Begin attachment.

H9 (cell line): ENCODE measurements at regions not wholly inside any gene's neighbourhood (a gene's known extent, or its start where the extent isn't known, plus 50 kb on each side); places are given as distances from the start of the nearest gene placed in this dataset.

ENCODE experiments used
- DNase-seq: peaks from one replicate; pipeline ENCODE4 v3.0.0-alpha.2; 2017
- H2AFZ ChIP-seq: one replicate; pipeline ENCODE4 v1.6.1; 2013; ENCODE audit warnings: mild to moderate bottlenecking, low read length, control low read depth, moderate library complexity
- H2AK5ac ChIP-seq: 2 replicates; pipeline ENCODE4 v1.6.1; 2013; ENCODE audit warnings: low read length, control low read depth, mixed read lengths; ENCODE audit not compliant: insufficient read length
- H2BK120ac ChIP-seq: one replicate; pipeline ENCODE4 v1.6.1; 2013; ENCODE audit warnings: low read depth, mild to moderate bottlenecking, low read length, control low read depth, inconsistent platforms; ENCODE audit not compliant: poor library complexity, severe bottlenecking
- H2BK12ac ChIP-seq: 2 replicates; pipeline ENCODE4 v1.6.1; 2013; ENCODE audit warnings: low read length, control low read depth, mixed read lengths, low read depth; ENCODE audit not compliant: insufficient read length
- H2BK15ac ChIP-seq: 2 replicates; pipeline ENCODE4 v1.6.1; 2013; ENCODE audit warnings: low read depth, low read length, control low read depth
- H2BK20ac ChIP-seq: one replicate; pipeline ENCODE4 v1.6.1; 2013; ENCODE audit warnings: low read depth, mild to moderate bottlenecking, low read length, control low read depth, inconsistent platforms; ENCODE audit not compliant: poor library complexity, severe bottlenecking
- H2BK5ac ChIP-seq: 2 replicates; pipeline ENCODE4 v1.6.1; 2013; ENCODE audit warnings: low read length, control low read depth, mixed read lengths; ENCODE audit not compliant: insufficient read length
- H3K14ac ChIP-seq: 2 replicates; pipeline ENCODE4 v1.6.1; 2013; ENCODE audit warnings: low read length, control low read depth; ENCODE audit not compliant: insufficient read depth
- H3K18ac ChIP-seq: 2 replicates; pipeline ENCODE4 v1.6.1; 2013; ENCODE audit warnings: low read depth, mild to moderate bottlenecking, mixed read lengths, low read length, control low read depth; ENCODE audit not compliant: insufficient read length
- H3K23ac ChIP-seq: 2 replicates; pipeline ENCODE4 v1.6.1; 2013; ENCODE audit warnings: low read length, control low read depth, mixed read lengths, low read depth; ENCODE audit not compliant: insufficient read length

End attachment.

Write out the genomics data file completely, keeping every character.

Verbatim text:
H9 (cell line): ENCODE measurements at regions not wholly inside any gene's neighbourhood (a gene's known extent, or its start where the extent isn't known, plus 50 kb on each side); places are given as distances from the start of the nearest gene placed in this dataset.

ENCODE experiments used
- DNase-seq: peaks from one replicate; pipeline ENCODE4 v3.0.0-alpha.2; 2017
- H2AFZ ChIP-seq: one replicate; pipeline ENCODE4 v1.6.1; 2013; ENCODE audit warnings: mild to moderate bottlenecking, low read length, control low read depth, moderate library complexity
- H2AK5ac ChIP-seq: 2 replicates; pipeline ENCODE4 v1.6.1; 2013; ENCODE audit warnings: low read length, control low read depth, mixed read lengths; ENCODE audit not compliant: insufficient read length
- H2BK120ac ChIP-seq: one replicate; pipeline ENCODE4 v1.6.1; 2013; ENCODE audit warnings: low read depth, mild to moderate bottlenecking, low read length, control low read depth, inconsistent platforms; ENCODE audit not compliant: poor library complexity, severe bottlenecking
- H2BK12ac ChIP-seq: 2 replicates; pipeline ENCODE4 v1.6.1; 2013; ENCODE audit warnings: low read length, control low read depth, mixed read lengths, low read depth; ENCODE audit not compliant: insufficient read length
- H2BK15ac ChIP-seq: 2 replicates; pipeline ENCODE4 v1.6.1; 2013; ENCODE audit warnings: low read depth, low read length, control low read depth
- H2BK20ac ChIP-seq: one replicate; pipeline ENCODE4 v1.6.1; 2013; ENCODE audit warnings: low read depth, mild to moderate bottlenecking, low read length, control low read depth, inconsistent platforms; ENCODE audit not compliant: poor library complexity, severe bottlenecking
- H2BK5ac ChIP-seq: 2 replicates; pipeline ENCODE4 v1.6.1; 2013; ENCODE audit warnings: low read length, control low read depth, mixed read lengths; ENCODE audit not compliant: insufficient read length
- H3K14ac ChIP-seq: 2 replicates; pipeline ENCODE4 v1.6.1; 2013; ENCODE audit warnings: low read length, control low read depth; ENCODE audit not compliant: insufficient read depth
- H3K18ac ChIP-seq: 2 replicates; pipeline ENCODE4 v1.6.1; 2013; ENCODE audit warnings: low read depth, mild to moderate bottlenecking, mixed read lengths, low read length, control low read depth; ENCODE audit not compliant: insufficient read length
- H3K23ac ChIP-seq: 2 replicates; pipeline ENCODE4 v1.6.1; 2013; ENCODE audit warnings: low read length, control low read depth, mixed read lengths, low read depth; ENCODE audit not compliant: insufficient read length